When you’re young and working on yer ‘chops’ there is a tendency to roll one’s eyes when you hear a musician of a certain age start talking saying things like ‘less is more’ or ‘now I play with more taste.’ There is an unspoken feeling that all that sort of talk is a cop out and that what the guy is really saying is either:
a) My technique is hosed.
b) I could never play as well as you young whippersnappers.
Young guys often refuse to accept the idea that it really is a choice; that as one ages, one’s ideas about what constitutes good playing change. Note count no longer seems quite as important as it once was.
In my case, I admit to being guilty of a little of both a) and b). I don’t play as well as I used to–largely due to arthritis. And then there are techniques that came into common practice after got into ‘the biz’ and never concentrated on–an example would be sweep picking; I use it, but it’s not a core part of my playing.
But the thing is this: it’s not a complete cop out. My tastes did change. Or rather, they didn’t so much change as I became more particular. I came to America at the height of the fusion craze. I loved that stuff. But by the time I learned to play it well, it was already passÃ©. Why? Well, take one of my heroes, John McLaughlin. The early Mahavishnu albums were fantastic. Now? Frankly, when John plays nowadays, it often sounds more like a magician’s trick to me than ‘music’.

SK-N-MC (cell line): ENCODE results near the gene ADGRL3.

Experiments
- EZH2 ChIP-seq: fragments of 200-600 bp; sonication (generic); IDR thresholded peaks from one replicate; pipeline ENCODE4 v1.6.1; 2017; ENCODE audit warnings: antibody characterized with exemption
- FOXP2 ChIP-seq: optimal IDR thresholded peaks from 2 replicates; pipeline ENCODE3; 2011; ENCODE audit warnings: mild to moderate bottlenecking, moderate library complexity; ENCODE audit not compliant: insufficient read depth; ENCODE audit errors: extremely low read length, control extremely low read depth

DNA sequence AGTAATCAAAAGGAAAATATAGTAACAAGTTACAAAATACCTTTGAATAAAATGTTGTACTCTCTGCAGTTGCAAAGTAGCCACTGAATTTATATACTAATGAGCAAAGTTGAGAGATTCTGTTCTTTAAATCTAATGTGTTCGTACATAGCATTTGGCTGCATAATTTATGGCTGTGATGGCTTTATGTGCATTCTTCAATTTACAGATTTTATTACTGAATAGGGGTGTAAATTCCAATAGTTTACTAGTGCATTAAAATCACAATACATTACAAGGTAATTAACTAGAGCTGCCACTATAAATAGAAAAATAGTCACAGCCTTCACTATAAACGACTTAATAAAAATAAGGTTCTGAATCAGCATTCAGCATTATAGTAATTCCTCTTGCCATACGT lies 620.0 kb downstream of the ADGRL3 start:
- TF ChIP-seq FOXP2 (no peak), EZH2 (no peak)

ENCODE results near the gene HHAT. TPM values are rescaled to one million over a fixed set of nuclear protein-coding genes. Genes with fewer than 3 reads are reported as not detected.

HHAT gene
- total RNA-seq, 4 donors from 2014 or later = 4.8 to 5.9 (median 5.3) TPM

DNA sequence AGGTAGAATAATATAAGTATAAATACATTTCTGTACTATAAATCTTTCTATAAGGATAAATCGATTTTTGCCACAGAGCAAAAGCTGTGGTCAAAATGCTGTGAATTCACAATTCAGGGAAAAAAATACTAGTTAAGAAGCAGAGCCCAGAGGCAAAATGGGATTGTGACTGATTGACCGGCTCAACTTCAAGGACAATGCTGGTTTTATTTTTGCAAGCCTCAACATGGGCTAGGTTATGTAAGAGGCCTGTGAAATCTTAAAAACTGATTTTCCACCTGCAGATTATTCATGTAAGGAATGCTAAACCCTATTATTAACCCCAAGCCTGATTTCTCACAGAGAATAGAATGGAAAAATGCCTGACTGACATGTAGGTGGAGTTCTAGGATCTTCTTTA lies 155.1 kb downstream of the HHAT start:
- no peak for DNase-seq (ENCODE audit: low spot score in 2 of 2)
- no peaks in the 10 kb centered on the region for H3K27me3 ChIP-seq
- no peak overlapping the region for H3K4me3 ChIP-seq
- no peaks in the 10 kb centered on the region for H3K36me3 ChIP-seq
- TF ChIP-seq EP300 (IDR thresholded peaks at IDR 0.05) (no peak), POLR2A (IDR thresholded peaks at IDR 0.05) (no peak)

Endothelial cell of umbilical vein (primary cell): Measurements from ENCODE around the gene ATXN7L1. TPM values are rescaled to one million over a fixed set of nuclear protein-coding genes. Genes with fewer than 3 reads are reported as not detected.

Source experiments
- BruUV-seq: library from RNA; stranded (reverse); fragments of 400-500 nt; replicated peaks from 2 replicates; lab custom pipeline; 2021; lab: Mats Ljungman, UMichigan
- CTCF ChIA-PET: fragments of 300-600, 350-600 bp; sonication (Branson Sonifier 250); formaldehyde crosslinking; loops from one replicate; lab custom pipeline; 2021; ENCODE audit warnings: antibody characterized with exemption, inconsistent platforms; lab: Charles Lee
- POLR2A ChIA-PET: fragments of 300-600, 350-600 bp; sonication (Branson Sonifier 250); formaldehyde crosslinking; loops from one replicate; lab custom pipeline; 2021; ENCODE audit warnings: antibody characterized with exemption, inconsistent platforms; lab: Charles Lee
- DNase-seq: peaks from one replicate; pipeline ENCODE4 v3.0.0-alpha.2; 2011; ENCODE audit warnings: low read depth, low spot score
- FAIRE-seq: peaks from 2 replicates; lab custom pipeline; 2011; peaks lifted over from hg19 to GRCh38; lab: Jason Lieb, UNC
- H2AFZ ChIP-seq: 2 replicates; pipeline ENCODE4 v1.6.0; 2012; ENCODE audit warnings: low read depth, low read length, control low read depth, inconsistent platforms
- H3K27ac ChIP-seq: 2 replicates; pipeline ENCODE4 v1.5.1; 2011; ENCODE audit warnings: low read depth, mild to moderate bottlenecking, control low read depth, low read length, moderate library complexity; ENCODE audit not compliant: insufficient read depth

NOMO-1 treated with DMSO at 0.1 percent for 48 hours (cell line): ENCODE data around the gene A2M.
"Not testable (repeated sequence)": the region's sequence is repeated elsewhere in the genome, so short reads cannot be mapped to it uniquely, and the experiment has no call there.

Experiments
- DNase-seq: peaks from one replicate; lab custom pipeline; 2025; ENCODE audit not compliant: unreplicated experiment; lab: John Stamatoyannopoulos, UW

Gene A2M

Part of what I think happens is that one’s good ideas are used up early. They’re like the low hanging fruit, or the Texas oil that bubbles to the surface without much effort. I call this ‘The Beatles Iceberg Illusion’ (TBBI.) They put out 5-6 albums in their first 3 years. And most of them were fantastic. But what people don’t see is that they worked out much of that stuff for about five years before they hit it big.
As one produces, there are still good ideas to be had, but ya gotta dig a lot deeper. And most guys–even the best guys, usually don’t do that. We all tend to keep going back to the same well of licks. And we get tired of it, no matter how much we dig the guy. Back to John Mc and his magic trick. It’s a fabulous trick, don’t get me wrong, but it’s still the same trick that he performs night after night. I hear the same riffs over and over that I still love from Birds Of Fire. So I listen to Birds Of Fire.
When I hear players, I want to hear either:
a) Something really fresh or
b) A really meaningful idea
I don’t gravitate towards the same spectacular execution of stuff I’ve heard before. ‘Execution’ just doesn’t matter to me as much now because I’ve been there. And done that. But I submit that what I care about now is not much different than what I really cared about then — I want to be ‘wowed’. Now what does that may be a bit different than what wowed me then, but nevertheless the idea is the same: show me a new way to express the same feelings that all people have had since people started beating on rocks and calling it Soul Train.
Why are so few artists able to grow beyond their initial chops? Why do they seem to be welded to one vibe for their entire career (or if they do try to break out, why is it done so poorly?)
Well, that’s a rant for another day!